Emperor Hirohito and the Pacific War
This reexamination of the controversial role Emperor Hirohito played during the Pacific War gives particular attention to the question: If the emperor could not stop Japan from going to war with the Allied Powers in 1941, why was he able to play a crucial role in ending the war in 1945? Drawing on previously unavailable primary sources, Noriko Kawamura traces Hirohito's actions from the late 1920s to the end of the war, analyzing the role Hirohito played in Japan's expansion. Emperor Hirohito emerges as a conflicted man who struggled throughout the war to deal with the undefined powers bestowed upon him as a monarch, often juggling the contradictory positions and irreconcilable differences advocated by his subordinates. Kawamura shows that he was by no means a pacifist, but neither did he favor the reckless wars advocated by Japan's military leaders.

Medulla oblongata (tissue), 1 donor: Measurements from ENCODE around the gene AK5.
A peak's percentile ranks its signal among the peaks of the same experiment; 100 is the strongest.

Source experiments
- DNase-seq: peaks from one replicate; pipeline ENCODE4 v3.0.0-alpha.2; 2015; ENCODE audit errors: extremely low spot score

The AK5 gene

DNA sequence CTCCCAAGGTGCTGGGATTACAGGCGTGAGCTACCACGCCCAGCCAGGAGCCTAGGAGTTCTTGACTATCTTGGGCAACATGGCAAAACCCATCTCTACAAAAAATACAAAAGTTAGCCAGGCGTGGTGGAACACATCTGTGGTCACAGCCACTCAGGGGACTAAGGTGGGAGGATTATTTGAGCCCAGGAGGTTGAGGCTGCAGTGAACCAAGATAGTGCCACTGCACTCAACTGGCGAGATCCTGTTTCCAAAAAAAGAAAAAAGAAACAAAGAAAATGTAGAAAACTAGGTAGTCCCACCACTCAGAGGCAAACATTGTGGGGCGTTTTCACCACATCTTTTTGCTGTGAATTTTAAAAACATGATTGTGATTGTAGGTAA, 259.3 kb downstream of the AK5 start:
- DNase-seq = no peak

About the author:
Dr. Noriko Kawamura is the Arnold M. and Atsuko Craft Professor in the Department of History in Washington State University in Pullman, Washington. She earned B.A. from Keio University in Tokyo, and M.A. and Ph.D. in History from the University of Washington in Seattle. She first taught at the Virginia Military Institute in Lexington, Virginia, and joined WSU History Department in 1992. Kawamura’s research focuses on the history of war, peace, and diplomacy in the Pacific World, and she teaches the history of U.S. foreign relations, U.S. military history, World War II in the Pacific, and the Cold War at WSU.